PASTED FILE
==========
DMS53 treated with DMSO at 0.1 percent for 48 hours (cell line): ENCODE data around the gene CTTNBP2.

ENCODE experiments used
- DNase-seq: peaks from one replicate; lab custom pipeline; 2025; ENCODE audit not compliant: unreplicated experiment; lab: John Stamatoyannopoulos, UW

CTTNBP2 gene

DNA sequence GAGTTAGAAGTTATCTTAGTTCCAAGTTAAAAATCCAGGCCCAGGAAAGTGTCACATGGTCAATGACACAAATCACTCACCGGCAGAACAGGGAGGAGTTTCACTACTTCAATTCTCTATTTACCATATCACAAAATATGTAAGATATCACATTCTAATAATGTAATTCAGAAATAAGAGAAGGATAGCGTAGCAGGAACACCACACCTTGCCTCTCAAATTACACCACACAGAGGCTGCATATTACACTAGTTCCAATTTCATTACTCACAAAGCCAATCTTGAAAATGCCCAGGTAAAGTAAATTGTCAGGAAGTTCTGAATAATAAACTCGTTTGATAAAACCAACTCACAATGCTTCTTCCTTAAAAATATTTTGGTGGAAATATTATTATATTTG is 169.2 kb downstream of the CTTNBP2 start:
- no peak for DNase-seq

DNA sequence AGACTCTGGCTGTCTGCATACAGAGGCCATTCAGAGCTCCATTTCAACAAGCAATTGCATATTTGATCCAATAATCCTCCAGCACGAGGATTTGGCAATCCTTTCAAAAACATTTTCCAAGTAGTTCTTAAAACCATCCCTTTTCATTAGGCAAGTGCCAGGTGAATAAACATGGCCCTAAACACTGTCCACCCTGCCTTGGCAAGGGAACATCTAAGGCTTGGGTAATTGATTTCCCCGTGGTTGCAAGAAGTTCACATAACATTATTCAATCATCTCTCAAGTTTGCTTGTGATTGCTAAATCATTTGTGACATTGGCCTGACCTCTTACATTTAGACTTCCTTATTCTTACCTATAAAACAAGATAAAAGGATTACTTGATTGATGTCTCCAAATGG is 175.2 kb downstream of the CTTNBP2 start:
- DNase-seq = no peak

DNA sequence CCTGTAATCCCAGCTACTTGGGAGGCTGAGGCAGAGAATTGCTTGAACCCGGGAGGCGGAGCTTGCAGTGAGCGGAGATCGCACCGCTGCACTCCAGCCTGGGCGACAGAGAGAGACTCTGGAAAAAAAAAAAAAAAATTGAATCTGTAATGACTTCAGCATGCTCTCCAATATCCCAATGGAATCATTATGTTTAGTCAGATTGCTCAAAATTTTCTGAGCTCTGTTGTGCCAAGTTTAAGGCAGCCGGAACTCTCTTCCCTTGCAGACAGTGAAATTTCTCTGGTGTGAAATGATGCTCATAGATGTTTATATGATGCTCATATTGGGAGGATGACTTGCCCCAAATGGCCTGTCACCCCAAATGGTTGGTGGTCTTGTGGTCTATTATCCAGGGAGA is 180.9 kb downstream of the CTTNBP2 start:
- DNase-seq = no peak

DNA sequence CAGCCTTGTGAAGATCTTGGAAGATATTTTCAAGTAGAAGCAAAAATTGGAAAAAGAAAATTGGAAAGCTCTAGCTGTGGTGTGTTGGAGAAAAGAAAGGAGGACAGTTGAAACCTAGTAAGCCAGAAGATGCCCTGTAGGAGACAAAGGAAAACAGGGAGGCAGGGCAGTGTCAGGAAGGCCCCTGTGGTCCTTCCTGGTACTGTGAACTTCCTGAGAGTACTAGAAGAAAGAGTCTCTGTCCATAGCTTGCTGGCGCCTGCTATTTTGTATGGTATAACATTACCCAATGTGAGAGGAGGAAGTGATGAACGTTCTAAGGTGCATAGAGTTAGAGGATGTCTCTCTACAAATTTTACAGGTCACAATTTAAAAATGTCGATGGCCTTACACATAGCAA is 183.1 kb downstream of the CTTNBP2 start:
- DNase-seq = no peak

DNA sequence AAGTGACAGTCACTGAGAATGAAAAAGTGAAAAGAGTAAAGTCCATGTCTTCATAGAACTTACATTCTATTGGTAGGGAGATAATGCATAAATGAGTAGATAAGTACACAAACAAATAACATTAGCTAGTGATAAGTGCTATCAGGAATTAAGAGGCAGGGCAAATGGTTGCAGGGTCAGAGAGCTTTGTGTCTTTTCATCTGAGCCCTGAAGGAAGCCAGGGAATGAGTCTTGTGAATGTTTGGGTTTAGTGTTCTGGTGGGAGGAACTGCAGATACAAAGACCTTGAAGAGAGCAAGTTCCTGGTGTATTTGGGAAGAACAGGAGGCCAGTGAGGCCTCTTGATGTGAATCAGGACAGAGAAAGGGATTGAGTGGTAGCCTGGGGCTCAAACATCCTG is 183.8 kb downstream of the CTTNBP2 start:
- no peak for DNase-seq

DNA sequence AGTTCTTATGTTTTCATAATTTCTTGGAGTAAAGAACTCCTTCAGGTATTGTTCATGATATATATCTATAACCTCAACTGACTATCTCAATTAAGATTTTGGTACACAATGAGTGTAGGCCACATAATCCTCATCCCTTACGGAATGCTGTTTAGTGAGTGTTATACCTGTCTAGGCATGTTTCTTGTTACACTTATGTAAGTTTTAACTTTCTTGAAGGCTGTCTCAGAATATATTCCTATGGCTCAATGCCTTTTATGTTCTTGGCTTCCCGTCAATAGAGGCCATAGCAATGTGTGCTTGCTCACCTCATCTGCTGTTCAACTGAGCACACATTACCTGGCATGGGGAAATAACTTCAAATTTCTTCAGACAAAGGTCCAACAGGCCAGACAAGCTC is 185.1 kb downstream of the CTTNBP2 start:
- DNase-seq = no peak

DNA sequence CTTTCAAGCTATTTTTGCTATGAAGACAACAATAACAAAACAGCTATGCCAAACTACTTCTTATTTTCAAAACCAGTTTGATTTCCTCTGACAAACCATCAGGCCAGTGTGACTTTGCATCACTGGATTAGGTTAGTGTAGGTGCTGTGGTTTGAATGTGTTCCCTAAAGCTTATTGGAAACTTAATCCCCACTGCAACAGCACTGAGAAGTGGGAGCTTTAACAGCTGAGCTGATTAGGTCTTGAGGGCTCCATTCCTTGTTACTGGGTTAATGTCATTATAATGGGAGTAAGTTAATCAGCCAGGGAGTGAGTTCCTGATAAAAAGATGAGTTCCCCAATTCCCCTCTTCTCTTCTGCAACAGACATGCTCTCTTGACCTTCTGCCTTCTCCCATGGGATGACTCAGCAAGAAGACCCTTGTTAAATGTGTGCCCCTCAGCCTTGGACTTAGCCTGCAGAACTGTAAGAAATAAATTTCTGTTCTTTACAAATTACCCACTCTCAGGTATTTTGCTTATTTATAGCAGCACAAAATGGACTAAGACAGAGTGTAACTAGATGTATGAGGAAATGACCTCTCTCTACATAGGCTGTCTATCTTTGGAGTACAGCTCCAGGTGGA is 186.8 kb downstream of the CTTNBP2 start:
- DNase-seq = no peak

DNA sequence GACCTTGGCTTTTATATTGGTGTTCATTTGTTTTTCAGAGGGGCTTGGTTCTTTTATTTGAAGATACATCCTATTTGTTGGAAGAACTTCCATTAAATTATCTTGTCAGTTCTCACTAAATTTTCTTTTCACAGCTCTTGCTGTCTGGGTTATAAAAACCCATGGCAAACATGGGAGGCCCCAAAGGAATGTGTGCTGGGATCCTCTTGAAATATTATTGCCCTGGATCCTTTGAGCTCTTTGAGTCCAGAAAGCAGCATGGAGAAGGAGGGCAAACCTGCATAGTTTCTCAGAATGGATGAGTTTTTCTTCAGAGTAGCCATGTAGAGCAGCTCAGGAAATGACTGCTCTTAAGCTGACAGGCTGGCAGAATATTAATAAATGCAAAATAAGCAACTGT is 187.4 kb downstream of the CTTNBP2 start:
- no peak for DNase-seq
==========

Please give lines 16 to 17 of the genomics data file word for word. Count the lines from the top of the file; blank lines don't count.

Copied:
- DNase-seq = no peak

DNA sequence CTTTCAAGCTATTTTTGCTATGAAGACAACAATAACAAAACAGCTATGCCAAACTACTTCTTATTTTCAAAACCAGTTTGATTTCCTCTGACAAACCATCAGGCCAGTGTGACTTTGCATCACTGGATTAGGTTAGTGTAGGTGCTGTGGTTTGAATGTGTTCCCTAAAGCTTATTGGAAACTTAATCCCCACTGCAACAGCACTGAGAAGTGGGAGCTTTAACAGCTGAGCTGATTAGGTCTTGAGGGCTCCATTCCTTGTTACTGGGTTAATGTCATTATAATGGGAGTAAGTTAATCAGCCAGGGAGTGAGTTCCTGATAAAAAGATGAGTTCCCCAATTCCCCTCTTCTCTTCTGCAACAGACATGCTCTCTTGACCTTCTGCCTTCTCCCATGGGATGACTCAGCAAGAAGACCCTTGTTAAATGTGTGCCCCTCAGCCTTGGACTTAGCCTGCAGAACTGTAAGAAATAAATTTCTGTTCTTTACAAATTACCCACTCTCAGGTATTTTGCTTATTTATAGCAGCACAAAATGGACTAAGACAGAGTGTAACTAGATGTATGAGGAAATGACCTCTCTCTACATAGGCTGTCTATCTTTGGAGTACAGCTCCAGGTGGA is 186.8 kb downstream of the CTTNBP2 start: